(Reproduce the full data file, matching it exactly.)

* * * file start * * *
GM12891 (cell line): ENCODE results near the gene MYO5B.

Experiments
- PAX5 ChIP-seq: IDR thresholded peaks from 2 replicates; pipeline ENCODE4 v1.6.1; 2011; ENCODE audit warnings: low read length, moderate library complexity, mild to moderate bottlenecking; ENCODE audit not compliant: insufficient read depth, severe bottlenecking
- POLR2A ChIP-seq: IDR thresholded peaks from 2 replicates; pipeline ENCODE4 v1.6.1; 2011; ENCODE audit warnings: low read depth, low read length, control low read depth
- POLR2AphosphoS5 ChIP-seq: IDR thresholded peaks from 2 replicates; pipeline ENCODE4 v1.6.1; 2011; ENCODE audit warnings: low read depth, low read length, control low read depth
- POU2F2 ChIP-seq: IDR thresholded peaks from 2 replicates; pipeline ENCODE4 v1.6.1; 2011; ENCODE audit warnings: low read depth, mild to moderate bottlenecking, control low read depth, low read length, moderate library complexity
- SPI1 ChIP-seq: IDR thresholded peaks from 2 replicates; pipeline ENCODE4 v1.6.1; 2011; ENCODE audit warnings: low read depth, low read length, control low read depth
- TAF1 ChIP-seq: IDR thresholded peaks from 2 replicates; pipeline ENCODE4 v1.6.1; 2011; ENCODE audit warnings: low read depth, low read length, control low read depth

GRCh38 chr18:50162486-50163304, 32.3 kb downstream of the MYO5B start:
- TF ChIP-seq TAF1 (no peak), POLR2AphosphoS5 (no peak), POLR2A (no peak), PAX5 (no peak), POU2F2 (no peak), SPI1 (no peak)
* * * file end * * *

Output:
GM12891 (cell line): ENCODE results near the gene MYO5B.

Experiments
- PAX5 ChIP-seq: IDR thresholded peaks from 2 replicates; pipeline ENCODE4 v1.6.1; 2011; ENCODE audit warnings: low read length, moderate library complexity, mild to moderate bottlenecking; ENCODE audit not compliant: insufficient read depth, severe bottlenecking
- POLR2A ChIP-seq: IDR thresholded peaks from 2 replicates; pipeline ENCODE4 v1.6.1; 2011; ENCODE audit warnings: low read depth, low read length, control low read depth
- POLR2AphosphoS5 ChIP-seq: IDR thresholded peaks from 2 replicates; pipeline ENCODE4 v1.6.1; 2011; ENCODE audit warnings: low read depth, low read length, control low read depth
- POU2F2 ChIP-seq: IDR thresholded peaks from 2 replicates; pipeline ENCODE4 v1.6.1; 2011; ENCODE audit warnings: low read depth, mild to moderate bottlenecking, control low read depth, low read length, moderate library complexity
- SPI1 ChIP-seq: IDR thresholded peaks from 2 replicates; pipeline ENCODE4 v1.6.1; 2011; ENCODE audit warnings: low read depth, low read length, control low read depth
- TAF1 ChIP-seq: IDR thresholded peaks from 2 replicates; pipeline ENCODE4 v1.6.1; 2011; ENCODE audit warnings: low read depth, low read length, control low read depth

GRCh38 chr18:50162486-50163304, 32.3 kb downstream of the MYO5B start:
- TF ChIP-seq TAF1 (no peak), POLR2AphosphoS5 (no peak), POLR2A (no peak), PAX5 (no peak), POU2F2 (no peak), SPI1 (no peak)